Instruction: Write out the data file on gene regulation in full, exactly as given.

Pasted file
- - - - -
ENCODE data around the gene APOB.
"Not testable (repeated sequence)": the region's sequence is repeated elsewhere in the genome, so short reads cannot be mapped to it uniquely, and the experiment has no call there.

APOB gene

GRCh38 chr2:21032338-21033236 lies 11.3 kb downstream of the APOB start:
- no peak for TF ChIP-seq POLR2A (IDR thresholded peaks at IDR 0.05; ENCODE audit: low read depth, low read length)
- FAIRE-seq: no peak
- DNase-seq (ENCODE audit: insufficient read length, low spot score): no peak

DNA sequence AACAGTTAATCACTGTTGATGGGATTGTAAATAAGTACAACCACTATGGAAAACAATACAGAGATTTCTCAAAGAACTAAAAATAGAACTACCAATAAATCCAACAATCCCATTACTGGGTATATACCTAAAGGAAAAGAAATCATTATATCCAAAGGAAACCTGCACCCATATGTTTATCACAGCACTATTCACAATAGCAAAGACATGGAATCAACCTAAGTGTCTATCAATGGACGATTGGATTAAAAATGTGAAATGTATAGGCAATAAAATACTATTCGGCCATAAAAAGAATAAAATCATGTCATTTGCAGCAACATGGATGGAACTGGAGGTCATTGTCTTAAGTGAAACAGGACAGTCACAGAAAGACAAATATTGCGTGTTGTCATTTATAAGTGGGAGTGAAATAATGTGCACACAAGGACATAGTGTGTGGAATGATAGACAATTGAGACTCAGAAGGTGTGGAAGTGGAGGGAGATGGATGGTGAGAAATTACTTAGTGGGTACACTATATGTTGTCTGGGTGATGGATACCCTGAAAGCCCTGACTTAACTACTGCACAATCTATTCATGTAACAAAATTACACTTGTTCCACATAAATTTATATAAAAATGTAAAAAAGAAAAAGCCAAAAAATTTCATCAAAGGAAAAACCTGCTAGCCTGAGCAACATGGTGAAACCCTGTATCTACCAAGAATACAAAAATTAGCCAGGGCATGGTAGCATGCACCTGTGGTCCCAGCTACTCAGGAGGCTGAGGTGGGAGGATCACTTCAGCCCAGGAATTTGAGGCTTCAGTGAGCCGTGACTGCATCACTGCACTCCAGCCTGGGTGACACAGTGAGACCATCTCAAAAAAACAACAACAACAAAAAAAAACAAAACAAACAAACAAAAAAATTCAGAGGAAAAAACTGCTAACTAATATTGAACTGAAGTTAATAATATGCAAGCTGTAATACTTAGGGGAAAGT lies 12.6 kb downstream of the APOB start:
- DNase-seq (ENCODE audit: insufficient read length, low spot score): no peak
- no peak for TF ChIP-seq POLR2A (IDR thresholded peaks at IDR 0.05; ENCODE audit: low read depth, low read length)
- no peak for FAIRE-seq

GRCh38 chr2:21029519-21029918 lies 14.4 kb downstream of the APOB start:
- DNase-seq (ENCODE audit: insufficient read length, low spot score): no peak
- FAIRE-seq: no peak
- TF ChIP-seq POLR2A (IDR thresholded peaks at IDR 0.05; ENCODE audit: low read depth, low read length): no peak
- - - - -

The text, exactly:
ENCODE data around the gene APOB.
"Not testable (repeated sequence)": the region's sequence is repeated elsewhere in the genome, so short reads cannot be mapped to it uniquely, and the experiment has no call there.

APOB gene

GRCh38 chr2:21032338-21033236 lies 11.3 kb downstream of the APOB start:
- no peak for TF ChIP-seq POLR2A (IDR thresholded peaks at IDR 0.05; ENCODE audit: low read depth, low read length)
- FAIRE-seq: no peak
- DNase-seq (ENCODE audit: insufficient read length, low spot score): no peak

DNA sequence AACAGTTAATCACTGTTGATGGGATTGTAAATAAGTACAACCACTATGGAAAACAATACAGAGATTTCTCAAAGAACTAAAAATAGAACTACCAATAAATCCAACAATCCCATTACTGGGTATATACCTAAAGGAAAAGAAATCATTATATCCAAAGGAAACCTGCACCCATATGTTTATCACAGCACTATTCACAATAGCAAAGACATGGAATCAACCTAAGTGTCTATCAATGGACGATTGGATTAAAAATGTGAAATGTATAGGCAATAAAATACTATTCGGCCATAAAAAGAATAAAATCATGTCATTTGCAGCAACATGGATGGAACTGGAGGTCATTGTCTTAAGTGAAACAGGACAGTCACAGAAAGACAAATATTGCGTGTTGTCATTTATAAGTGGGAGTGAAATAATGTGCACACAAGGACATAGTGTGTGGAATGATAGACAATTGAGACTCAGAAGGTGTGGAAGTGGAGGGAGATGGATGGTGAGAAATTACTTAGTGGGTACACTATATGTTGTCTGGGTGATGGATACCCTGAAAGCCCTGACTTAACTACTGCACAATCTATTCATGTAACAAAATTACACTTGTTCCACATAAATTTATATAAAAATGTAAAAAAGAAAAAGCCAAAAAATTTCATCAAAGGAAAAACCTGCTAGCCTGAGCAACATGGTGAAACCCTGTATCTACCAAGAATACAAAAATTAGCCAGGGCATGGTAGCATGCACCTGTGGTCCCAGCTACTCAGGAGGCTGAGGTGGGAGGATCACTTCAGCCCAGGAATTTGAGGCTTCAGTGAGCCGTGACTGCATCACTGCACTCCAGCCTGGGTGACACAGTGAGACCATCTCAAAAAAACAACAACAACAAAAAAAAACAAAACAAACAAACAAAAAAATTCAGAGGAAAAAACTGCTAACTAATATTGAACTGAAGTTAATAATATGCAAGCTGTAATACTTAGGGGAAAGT lies 12.6 kb downstream of the APOB start:
- DNase-seq (ENCODE audit: insufficient read length, low spot score): no peak
- no peak for TF ChIP-seq POLR2A (IDR thresholded peaks at IDR 0.05; ENCODE audit: low read depth, low read length)
- no peak for FAIRE-seq

GRCh38 chr2:21029519-21029918 lies 14.4 kb downstream of the APOB start:
- DNase-seq (ENCODE audit: insufficient read length, low spot score): no peak
- FAIRE-seq: no peak
- TF ChIP-seq POLR2A (IDR thresholded peaks at IDR 0.05; ENCODE audit: low read depth, low read length): no peak